Currently, there are numerous B-3 "clones" on the market, from full-size, dual keyboard behemoths with real Leslie cabinets from Hammond/Suzuki, to inexpensive Casio WK series home keyboards that actually have a "tonewheel organ" function built in, to allow the user to simulate changing drawbars "on the fly." In between are numerous models, most of them excellent, from Hammond, Korg, Roland, Nord, and virtual synths- notably the B4 by Native Instruments- computer simulations of every B-3 nuance down to key click, leakage of tonewheels, dirty contacts, type of tubes- just about any variable can be accommodated, though many aficionados consider them (whether rightly or wrongly) inferior to a real Hammond.
Playing the Hammond organ
Pianists and synthesizer players who begin playing the Hammond soon realize that authentic performance practice involves a lot more than playing the notes on the keyboard. Hammond players vary the timbre of both manuals in real time through a combination of changing drawbar settings, engaging or disengaging the vibrato and chorus effects or percussion settings, and changing the rotating Leslie speaker system's speed setting. As well, performers obtain other effects by setting the Leslie's amplifier to maximum output (and controlling the effective volume using only the organ's volume pedal) to add overdriven distortion or growl for certain passages, or by briefly switching off the organ's synchronous run motor, which produces a wobbly pitch-bend effect.
There are playing styles that are specific to the Hammond organ, such as palm glissandos, rapid repetition of a single note, tremolo between two notes a third apart (typically the 5th and flat 7th scale degree of the current chord), percussive drumming of the keyboard, and playing a chord on the upper manual, then sliding your hand down to duplicate the chord on the lower manual. Artistic use of the foot-controlled volume pedal is an important facet of performing on the Hammond.
Tom Vickers notes that after Jimmy Smith popularized the Hammond organ in jazz, many jazz pianists “...who thought that getting organ-ized would be a snap...” realized that the “... B-3 required not only a strong left hand, but killer coordination on those [bass] foot pedals to really get the bass groove percolating."  In the 1950s, the organist Wild Bill Davis told the then-aspiring organist Smith that it could take over a decade just to learn the bass pedals. Jazz organists such as Jimmy Smith developed the ability to perform fluent walking-bass lines on the bass pedals. Currently, jazz organists such as Ken Clark are able to perform fast-moving basslines on the bass pedalboard.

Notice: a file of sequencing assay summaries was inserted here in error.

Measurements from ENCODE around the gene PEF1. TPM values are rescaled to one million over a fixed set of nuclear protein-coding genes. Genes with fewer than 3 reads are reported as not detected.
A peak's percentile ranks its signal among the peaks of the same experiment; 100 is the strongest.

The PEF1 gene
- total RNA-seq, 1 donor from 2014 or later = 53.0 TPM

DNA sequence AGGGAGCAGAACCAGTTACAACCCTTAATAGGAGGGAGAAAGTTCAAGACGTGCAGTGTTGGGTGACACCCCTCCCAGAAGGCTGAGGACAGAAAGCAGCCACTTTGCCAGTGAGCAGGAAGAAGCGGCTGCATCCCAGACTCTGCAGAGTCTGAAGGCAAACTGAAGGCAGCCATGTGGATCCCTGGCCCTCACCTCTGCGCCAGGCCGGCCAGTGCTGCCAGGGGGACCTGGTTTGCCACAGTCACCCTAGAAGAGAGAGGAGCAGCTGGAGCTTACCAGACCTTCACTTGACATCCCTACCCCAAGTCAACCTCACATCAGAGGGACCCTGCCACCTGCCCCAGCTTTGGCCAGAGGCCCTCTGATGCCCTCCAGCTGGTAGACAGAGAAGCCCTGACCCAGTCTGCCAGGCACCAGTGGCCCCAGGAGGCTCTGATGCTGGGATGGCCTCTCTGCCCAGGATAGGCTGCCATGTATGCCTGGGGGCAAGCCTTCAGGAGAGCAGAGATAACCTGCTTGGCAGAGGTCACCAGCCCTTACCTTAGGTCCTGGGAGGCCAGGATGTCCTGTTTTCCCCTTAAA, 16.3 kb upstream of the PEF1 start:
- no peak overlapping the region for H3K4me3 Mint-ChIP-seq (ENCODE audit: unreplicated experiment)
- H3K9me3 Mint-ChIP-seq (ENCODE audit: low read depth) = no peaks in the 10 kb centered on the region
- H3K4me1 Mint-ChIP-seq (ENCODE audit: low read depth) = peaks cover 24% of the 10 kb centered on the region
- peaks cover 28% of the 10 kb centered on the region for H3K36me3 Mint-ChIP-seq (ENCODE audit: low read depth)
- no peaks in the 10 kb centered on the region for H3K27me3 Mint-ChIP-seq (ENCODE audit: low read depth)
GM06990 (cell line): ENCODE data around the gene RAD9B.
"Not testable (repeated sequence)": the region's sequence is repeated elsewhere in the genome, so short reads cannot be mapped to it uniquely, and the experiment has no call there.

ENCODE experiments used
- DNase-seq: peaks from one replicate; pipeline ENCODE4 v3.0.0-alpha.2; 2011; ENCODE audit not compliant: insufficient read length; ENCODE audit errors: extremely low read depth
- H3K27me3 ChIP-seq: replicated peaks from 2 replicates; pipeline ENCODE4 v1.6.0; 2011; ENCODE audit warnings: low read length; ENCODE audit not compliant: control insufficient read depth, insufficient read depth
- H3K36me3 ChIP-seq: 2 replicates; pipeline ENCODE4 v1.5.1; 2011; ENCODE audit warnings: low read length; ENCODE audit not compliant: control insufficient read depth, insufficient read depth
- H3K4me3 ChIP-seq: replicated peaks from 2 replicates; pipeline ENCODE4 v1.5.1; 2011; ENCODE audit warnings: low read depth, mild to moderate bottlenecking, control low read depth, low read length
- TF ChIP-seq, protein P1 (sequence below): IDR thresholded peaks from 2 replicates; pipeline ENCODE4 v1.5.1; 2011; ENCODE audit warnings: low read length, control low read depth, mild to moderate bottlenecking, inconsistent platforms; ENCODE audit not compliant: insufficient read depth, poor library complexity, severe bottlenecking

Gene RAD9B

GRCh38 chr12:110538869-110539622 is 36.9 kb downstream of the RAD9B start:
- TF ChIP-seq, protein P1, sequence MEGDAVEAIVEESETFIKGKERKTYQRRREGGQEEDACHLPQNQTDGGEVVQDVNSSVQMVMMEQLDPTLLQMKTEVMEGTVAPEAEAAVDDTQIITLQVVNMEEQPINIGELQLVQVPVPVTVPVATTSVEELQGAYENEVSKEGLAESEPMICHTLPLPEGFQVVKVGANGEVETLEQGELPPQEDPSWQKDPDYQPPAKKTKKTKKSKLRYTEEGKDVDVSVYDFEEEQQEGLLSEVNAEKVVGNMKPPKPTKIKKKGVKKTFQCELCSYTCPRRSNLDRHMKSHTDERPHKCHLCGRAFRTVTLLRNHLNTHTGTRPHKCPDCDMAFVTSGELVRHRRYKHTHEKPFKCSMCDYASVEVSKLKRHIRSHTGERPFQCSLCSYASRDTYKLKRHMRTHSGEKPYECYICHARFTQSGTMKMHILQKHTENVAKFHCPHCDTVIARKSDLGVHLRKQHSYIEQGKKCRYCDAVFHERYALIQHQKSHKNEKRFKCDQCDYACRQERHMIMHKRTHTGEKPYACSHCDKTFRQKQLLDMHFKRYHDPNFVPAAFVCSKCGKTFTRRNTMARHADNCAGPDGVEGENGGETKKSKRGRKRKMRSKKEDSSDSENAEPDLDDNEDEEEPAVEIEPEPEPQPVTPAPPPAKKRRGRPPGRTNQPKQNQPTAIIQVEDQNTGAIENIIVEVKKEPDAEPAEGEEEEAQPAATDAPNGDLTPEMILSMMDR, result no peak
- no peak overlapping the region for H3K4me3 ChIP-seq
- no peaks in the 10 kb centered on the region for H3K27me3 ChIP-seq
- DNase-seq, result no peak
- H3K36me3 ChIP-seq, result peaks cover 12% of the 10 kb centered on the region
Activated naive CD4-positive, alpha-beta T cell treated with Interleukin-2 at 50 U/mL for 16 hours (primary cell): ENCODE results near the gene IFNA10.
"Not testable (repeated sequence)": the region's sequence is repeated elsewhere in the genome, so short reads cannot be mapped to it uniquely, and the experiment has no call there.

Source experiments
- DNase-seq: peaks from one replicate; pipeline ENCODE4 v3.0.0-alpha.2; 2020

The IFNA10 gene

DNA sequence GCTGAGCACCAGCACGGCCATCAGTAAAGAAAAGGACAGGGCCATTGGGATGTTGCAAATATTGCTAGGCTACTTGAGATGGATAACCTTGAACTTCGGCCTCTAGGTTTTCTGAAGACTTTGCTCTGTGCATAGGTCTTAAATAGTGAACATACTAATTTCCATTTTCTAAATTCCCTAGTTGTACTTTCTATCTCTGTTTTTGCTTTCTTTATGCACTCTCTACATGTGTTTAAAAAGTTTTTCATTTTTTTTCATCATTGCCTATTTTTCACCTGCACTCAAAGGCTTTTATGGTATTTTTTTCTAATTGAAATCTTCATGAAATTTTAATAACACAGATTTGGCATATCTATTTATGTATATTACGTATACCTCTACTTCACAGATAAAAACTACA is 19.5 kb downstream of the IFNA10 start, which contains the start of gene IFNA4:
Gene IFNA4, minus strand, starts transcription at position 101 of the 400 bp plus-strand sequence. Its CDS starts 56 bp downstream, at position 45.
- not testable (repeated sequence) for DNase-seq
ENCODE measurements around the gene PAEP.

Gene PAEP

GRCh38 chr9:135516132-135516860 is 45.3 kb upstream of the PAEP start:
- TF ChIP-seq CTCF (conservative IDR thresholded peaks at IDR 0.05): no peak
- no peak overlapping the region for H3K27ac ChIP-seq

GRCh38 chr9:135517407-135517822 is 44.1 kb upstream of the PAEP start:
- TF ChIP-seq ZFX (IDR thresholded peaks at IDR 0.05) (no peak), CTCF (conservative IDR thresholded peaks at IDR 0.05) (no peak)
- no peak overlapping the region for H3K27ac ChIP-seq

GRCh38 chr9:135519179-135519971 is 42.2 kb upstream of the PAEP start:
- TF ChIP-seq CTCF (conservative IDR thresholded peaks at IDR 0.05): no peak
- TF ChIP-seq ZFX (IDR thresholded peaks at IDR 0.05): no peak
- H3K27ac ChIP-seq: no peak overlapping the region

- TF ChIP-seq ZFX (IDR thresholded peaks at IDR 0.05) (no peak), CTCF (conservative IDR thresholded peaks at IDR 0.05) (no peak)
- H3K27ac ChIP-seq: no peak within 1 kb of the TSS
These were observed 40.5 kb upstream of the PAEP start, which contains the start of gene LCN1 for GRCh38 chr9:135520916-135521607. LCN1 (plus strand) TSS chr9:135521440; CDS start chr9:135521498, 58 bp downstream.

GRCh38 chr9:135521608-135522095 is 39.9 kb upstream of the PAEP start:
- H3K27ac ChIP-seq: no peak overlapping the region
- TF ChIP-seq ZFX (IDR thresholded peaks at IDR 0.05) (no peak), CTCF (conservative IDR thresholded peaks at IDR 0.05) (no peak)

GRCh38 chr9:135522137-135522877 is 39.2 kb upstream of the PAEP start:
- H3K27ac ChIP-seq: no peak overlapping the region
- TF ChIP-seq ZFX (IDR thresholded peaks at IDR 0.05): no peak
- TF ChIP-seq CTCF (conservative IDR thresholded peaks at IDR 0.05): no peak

Many jazz organists from the 1950s/1960s era and from more recent decades perform the bassline with their left hand on the lower manual. Organists who play the bassline on the lower manual may do short taps on the bass pedals-often on the tonic of a tune's key-to simulate the low, resonant sound of a plucked upright bass string. Playing basslines on the manuals may make the bass lines more light and fluid than if they are played on the bass pedals, especially for uptempo tunes.
"Clones" and emulation devices
Due to the difficulties of transporting the heavy Hammond organ, bass pedalboard (a B-3 organ, bench and pedalboard weighs 425 pounds/193kg) and Leslie speaker cabinets to performance venues, and due to the risk of technical problems that are associated with any vintage electromechanical instrument, there was a strong demand amongst musicians for way of recreating the Hammond sound in a more portable, reliable fashion. Some early emulation devices were criticized for their unrealistic imitation of the Hammond sound, particularly in the way the upper harmonics were voiced, and in the simulation of the rotary speaker effect. Refinements to Hammond emulations eventually led to the development of relatively light electronic keyboard instruments such as the Roland VK-7 and the KORG BX-3 and CX-3 that produce a fairly realistic recreation of the Hammond tone.
By the 1990s and 2000s digital signal processing and sampling technologies allowed for better imitation of the original Hammond sound, and a variety of electronic organs, emulator devices, and synthesizers provided an accurate reproduction of the Hammond tone. Hammond Suzuki USA currently markets numerous home, church, and professional models that digitally reproduce the sound of vintage Hammond tonewheel organs.
Some sophisticated emulation devices have algorithms that recreate some of the characteristics of the vintage Hammonds, such as the "crosstalk" or "leakage" between the tonewheels, and digital simulations of the rotating Leslie speaker cabinet's sound. Nonetheless, an article entitled Clonewheel Heaven in Keyboard Magazine that reviewed electronic simulations of the traditional Hammond sound claimed that some aspects of the vintage electromechanical Hammonds' sound are not accurately reproduced by clones and emulation devices  .